Russia Recognizes Sisters Who Killed Abusive Father as Victims

Russian investigators have recognized three sisters accused of murdering their abusive father as victims in the criminal case against their father, lawyers said Tuesday, a move that activists called a “breakthrough” in their case.

Krestina, Angelina and Maria Khachaturyan admitted to killing their father in July 2018 after he subjected them to years of physical, mental and sexual abuse. The Investigative Committee opened a criminal case against their deceased father Mikhail Khachaturyan on charges of sexual assault, coercion into sexual acts and torture earlier this month.

Alexei Parshin, one of the Khachaturyan sisters’ lawyers, told The Moscow Times he hopes the development will lead to their charges being dropped.

If their father is found guilty, “this is more proof that they were assaulted repeatedly over several years and their lives and safety were endangered,” Parshin said.

“The investigation already established that they sustained serious bodily harm; this points us to the state of necessary self-defense that they were in. If they were in a state of necessary self-defense, they can’t be found guilty and the case against them should be dropped,” he added.

Feminist activist Daria Serenko called the Investigative Committee decision a “very important breakthrough” for the sisters’ case in a Tuesday tweet.

The sisters’ other lawyer Yaroslav Pakulin told the Open Media news website that the sisters’ trial won’t start until their father’s trial has ended, meaning they will likely remain under house arrest for months or even years.

Investigators previously refused lawyers’ requests to downgrade the charges of premeditated murder, which carry a prison sentence of up to 20 years, to necessary defense charges.

The Khachaturyan sisters’ case has sharply divided Russian society, with supporters blaming Russia’s lack of protection for domestic abuse victims for forcing the teenagers to defend themselves and opponents viewing them as murderers.

Chechnya Detains Kidnapped Gay Men’s Relatives

Chechen authorities have detained dozens of relatives of two gay men who were forcibly returned to the southern Russian region to face terrorism charges, a rights group told the independent Dozhd broadcaster Wednesday.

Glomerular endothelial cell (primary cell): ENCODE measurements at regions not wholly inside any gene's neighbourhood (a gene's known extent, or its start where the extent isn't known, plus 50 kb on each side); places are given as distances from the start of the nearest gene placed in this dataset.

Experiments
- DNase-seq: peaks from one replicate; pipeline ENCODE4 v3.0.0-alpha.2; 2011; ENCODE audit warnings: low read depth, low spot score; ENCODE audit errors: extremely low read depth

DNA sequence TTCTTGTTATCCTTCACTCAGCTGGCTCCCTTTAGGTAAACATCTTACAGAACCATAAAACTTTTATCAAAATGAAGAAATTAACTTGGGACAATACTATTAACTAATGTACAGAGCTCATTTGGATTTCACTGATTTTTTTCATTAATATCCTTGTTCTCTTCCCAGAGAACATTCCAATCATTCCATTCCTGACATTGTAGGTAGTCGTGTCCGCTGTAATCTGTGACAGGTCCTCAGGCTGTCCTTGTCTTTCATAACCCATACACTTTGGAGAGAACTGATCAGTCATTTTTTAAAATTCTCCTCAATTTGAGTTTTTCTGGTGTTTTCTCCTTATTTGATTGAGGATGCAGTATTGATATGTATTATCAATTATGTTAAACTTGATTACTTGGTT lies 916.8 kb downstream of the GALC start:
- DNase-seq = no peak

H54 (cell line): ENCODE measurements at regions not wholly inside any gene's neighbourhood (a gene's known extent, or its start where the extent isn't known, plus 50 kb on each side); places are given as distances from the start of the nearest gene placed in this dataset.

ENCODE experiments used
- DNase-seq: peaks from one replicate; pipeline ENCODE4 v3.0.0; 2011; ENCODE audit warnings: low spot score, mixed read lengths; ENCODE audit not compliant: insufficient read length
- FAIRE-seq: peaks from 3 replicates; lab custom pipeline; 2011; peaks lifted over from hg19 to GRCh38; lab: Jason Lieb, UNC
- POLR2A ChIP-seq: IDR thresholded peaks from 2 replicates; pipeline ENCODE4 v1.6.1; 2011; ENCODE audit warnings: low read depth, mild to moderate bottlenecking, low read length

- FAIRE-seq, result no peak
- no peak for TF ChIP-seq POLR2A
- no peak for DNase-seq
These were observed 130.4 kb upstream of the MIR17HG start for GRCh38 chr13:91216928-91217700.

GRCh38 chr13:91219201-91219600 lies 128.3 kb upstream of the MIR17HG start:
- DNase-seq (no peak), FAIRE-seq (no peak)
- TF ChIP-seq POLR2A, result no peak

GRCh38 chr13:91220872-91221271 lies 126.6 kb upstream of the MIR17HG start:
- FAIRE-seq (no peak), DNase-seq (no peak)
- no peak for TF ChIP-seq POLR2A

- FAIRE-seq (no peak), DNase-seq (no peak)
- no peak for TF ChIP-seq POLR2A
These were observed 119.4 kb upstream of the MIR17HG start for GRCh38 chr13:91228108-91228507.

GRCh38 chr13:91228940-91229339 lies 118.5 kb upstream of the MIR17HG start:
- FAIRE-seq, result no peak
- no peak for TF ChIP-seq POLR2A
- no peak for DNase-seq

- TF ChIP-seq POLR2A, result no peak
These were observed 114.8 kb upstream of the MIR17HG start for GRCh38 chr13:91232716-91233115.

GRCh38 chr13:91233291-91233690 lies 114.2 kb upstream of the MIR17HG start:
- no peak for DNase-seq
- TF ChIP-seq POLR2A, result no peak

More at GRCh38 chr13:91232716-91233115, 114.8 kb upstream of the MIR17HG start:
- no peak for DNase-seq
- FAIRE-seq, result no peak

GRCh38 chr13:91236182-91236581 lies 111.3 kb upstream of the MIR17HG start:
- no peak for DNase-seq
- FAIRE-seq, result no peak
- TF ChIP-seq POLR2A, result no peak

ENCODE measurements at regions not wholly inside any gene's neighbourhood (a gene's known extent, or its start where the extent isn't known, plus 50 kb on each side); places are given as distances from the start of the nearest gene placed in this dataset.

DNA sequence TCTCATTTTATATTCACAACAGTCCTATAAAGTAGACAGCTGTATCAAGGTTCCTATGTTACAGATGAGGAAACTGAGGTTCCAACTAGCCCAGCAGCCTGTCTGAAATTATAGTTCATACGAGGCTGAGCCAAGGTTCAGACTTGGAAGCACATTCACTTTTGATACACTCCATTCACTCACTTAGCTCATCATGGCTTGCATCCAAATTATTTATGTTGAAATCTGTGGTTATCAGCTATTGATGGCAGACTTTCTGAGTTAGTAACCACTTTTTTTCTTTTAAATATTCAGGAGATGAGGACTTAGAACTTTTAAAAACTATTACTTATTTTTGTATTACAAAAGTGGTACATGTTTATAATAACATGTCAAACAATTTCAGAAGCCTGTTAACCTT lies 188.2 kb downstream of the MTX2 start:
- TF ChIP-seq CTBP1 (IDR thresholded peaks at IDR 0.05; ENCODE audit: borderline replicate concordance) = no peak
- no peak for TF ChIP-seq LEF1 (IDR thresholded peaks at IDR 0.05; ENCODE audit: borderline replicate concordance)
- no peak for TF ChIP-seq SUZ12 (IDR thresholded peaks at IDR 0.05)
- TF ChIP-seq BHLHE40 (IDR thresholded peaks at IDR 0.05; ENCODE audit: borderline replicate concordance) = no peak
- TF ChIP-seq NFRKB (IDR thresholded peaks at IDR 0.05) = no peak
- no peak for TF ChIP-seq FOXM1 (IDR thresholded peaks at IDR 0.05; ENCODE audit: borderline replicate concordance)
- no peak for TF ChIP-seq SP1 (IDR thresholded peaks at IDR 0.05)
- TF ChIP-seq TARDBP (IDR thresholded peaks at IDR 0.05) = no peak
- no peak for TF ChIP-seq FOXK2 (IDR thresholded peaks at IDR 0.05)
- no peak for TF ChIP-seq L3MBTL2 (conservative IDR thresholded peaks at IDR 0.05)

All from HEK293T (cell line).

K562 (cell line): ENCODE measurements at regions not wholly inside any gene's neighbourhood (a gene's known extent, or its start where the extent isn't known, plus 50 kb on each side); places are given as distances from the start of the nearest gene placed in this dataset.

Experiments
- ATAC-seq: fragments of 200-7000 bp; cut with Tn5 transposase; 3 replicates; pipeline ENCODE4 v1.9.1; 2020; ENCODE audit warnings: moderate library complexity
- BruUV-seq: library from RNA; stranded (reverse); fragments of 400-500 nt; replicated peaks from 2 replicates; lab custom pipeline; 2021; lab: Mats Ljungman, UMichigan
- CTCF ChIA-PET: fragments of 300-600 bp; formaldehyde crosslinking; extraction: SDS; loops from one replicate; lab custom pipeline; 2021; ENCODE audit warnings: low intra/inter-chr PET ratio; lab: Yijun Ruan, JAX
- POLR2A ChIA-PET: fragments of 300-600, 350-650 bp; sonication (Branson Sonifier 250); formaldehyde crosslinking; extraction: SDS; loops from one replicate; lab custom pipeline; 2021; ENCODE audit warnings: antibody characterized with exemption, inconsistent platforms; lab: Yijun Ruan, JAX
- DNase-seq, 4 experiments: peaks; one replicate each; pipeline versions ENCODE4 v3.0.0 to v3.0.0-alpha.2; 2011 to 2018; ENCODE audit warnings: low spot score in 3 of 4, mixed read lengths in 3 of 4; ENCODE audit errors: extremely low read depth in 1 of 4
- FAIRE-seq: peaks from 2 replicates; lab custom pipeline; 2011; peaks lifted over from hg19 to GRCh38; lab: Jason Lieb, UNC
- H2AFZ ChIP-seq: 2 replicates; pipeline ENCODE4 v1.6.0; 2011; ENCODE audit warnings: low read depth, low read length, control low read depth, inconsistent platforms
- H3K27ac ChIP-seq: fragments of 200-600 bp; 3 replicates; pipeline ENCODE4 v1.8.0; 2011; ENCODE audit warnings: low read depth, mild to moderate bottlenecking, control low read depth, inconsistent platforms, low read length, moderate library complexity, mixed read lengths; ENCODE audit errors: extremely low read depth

The Moscow-based LGBT Network rights group said Salekh Magamadov, 20, and Ismail Isayev, 18, fled Chechnya last year but were arrested and returned in February on accusations of aiding an illegal armed group. The brothers face up to 15 years in prison if convicted on the charges that rights activists call fabricated.

The LGBT Network told Dozhd that 20 of Magamadov and Isayev’s relatives were held in an unknown location for two hours Tuesday as police sought the whereabouts of the men’s parents.

Magamadov and Isayev’s parents fled the republic of Chechnya after police forced their father to waive his right to counsel, Dozhd reported.

The men’s mother Zara Magamadova had filmed an appeal to Russia’s human rights commissioner last week seeking her sons’ release and accusing the authorities of “fabricating” the legal case against them.

“I’m asking anyone who can help, please help me see my sons alive and in good health,” she said.

Magamadov and Isayev’s 20 relatives were released overnight, according to the Caucasus Knot news website.

Europe’s top human rights court ordered Russia last month to grant relatives, lawyers and doctors access to Isayev and Magamadov.

The LGBT Network said authorities accused the men of operating a social media channel critical of government officials and tortured them in 2020 because of their sexual orientation.

Chechnya’s strongman leader Ramzan Kadyrov, who has faced years of media investigations into the imprisonment and torture of homosexuals in secret prisons, has claimed that his region is exclusively heterosexual.

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